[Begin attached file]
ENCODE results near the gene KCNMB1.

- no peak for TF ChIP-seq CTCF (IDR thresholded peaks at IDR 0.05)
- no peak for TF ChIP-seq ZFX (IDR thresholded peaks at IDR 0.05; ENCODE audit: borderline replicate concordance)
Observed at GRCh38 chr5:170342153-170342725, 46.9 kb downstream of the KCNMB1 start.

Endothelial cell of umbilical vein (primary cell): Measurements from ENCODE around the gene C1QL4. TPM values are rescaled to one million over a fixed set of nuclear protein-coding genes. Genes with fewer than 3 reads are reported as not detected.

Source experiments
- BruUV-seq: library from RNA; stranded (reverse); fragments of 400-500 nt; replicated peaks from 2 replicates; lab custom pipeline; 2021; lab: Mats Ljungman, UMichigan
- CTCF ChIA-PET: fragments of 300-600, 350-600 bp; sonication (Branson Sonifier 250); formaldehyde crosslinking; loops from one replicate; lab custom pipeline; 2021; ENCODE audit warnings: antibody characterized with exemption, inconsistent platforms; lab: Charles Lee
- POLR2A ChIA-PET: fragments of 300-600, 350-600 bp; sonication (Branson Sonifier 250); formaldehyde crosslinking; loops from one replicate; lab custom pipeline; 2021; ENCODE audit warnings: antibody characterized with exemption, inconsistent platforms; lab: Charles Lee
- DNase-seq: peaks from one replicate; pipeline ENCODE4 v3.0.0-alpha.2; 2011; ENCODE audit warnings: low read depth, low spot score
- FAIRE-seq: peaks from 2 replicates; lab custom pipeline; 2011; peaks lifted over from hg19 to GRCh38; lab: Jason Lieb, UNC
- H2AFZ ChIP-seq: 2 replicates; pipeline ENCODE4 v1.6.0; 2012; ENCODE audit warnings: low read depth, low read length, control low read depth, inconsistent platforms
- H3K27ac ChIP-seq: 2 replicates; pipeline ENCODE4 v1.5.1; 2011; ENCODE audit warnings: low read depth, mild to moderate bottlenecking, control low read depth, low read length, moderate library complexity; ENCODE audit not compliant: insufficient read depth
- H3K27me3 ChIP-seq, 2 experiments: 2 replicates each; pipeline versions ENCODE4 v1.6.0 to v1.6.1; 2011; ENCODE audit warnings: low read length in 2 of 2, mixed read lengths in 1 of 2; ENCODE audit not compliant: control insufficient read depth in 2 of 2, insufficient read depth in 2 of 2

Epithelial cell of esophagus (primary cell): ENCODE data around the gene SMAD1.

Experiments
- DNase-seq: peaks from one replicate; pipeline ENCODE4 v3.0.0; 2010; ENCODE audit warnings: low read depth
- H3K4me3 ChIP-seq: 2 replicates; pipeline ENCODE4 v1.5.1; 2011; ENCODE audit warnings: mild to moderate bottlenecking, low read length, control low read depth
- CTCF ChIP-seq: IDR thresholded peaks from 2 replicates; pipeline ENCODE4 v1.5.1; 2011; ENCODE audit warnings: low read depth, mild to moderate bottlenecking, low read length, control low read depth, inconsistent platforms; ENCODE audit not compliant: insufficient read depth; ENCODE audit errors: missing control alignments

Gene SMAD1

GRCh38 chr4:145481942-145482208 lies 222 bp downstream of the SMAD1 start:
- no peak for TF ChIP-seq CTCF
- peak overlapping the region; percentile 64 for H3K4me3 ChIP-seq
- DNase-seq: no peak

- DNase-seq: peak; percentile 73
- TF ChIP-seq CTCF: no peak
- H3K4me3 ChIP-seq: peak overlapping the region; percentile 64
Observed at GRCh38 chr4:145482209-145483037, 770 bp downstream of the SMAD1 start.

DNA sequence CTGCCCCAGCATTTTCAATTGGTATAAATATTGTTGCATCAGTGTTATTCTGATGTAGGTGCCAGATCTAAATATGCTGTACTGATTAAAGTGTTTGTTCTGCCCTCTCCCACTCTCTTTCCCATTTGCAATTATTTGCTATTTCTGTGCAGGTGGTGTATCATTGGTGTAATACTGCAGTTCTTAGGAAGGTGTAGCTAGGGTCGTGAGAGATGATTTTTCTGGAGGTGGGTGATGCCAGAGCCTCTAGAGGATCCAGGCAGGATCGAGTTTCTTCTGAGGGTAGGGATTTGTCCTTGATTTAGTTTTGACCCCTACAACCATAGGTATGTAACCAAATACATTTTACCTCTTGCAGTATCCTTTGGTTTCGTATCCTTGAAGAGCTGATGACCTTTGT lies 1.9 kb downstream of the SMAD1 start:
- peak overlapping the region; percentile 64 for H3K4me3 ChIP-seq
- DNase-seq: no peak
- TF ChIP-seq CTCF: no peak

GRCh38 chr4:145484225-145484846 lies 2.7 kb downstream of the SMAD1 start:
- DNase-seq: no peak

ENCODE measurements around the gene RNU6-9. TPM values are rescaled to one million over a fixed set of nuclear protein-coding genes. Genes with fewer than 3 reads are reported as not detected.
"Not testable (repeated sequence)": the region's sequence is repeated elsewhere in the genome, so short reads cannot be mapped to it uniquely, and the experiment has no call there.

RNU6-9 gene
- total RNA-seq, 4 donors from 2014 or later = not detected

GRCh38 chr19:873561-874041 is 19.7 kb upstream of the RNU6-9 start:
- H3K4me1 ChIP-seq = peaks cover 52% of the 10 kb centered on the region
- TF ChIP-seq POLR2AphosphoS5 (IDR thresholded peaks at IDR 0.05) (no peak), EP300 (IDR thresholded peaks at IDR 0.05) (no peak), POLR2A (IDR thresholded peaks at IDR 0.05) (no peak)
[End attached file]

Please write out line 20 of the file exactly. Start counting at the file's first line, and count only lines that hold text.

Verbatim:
Gene SMAD1